This article was originally published here
Harv Rev Psychiatry. 2022 May 26. doi: 10.1097/HRP.0000000000000339. Online ahead of print.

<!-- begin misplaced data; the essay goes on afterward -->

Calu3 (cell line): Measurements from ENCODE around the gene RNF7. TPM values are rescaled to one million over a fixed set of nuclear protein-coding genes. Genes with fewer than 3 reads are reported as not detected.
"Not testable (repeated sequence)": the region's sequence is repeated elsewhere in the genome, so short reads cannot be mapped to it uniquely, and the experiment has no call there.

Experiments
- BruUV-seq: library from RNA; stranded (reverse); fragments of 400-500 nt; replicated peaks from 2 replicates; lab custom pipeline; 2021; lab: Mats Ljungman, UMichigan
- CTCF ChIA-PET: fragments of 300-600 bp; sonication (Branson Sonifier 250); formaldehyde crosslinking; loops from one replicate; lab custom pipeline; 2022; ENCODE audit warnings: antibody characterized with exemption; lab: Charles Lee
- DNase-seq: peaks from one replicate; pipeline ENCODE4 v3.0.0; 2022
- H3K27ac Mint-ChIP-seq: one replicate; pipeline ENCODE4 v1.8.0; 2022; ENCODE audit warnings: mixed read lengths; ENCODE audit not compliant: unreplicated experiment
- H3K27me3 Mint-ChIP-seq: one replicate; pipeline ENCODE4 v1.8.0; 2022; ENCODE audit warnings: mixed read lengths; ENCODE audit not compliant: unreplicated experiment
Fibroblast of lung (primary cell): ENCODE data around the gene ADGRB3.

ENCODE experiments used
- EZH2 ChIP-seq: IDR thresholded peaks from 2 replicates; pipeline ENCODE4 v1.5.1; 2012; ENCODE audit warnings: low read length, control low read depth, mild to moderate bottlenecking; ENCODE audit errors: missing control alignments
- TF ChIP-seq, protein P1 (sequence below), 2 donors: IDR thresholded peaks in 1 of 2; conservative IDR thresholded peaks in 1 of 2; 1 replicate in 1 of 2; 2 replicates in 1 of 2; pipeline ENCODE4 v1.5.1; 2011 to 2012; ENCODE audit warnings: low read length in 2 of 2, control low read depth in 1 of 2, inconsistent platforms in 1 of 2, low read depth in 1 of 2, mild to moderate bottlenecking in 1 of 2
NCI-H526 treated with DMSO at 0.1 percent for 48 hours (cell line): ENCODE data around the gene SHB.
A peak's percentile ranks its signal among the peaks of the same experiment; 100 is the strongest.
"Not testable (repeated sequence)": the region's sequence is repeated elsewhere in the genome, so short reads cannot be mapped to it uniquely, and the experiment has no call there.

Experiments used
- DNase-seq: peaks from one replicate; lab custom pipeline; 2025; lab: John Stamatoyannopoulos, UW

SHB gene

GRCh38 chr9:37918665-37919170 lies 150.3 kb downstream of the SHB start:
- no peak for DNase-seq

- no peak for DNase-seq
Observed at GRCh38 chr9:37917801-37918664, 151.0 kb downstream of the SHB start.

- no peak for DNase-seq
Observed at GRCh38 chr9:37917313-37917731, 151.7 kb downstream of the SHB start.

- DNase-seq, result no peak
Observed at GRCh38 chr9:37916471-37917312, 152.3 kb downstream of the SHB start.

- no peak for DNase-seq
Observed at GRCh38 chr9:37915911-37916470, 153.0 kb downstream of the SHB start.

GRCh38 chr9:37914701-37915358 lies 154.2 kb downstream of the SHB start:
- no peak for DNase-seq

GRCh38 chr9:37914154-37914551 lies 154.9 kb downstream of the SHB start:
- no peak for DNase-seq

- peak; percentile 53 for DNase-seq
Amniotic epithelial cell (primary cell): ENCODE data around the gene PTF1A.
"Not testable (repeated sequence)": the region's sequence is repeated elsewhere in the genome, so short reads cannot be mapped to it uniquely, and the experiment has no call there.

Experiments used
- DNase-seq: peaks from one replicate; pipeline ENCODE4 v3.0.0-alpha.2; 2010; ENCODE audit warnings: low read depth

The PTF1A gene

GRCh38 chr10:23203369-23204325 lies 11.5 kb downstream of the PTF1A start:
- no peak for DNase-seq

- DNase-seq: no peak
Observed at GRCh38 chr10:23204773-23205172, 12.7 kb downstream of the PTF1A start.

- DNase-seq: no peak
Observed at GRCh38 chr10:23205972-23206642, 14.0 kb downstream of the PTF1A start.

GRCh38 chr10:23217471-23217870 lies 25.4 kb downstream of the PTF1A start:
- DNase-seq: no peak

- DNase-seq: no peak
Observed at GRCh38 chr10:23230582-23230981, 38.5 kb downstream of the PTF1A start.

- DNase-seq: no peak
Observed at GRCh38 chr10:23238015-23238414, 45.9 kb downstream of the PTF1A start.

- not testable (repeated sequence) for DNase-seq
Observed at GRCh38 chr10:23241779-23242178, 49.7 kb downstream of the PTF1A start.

Menopause has been associated with subjective cognitive dysfunction and elevated rates of depression. While menopausal hormone therapy (MHT) is Food and Drug Administration-approved for the treatment of vasomotor symptoms related to menopause, a potential role for MHT in treating and preventing cognitive decline, dysfunction, and dementia has remained unclear and a topic of continued interest and debate across decades of research. Increasing numbers of patients are seeking help for subjective cognitive decline, and those with poorer mental health are substantially more likely to perceive themselves to be at high risk of developing dementia; thus, mental health professionals are likely to encounter such patients and may be asked to provide advice concerning MHT, cognition, and indications for MHT use. Here, we synthesize the neurobiological effects of MHT, make recommendations for its use in current clinical practice in the contexts of cognitive dysfunction associated with major depressive disorder, cognitive decline, and Alzheimer’s disease, and discuss the frontiers being explored by ongoing research on this topic. We conclude that MHT to improve cognitive functioning has only a few scenarios where it would be recommended and that particular caution may be warranted for carriers of the APOE ε4 allele.